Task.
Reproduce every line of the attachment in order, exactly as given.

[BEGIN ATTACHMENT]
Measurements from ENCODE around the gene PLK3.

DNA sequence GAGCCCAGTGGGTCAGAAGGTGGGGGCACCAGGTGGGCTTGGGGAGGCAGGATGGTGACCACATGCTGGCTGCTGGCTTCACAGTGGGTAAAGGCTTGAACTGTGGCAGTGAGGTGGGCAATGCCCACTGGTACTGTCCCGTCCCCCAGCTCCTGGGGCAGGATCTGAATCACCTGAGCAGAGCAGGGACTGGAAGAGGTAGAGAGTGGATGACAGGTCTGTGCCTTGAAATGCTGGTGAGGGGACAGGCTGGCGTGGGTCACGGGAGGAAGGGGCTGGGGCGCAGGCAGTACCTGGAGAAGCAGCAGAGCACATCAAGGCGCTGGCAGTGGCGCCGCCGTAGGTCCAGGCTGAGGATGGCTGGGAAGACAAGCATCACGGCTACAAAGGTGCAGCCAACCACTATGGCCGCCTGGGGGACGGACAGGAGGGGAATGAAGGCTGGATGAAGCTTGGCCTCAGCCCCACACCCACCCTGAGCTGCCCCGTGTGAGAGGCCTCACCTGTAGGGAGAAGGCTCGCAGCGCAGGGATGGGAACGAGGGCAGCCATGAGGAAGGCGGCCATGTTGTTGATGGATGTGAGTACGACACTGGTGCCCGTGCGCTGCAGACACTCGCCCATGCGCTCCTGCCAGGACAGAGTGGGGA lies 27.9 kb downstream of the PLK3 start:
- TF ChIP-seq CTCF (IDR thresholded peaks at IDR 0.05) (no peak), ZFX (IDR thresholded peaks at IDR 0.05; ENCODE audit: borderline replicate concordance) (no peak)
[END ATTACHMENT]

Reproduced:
Measurements from ENCODE around the gene PLK3.

DNA sequence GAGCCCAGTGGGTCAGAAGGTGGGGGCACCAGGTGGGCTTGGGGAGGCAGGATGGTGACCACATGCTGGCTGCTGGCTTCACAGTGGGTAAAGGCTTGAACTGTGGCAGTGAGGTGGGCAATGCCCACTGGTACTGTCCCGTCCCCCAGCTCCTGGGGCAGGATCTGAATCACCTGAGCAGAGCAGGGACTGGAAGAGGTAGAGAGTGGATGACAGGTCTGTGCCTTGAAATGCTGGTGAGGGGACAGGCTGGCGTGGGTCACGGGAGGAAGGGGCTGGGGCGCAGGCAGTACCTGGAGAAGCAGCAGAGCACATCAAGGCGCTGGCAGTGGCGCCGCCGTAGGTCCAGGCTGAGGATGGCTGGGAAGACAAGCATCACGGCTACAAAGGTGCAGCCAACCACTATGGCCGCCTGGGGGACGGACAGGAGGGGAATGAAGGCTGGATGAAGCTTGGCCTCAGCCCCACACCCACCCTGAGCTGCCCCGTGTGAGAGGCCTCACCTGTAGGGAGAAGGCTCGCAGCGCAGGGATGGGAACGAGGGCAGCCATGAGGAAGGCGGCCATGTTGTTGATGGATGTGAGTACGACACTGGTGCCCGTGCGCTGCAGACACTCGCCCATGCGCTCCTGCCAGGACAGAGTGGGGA lies 27.9 kb downstream of the PLK3 start:
- TF ChIP-seq CTCF (IDR thresholded peaks at IDR 0.05) (no peak), ZFX (IDR thresholded peaks at IDR 0.05; ENCODE audit: borderline replicate concordance) (no peak)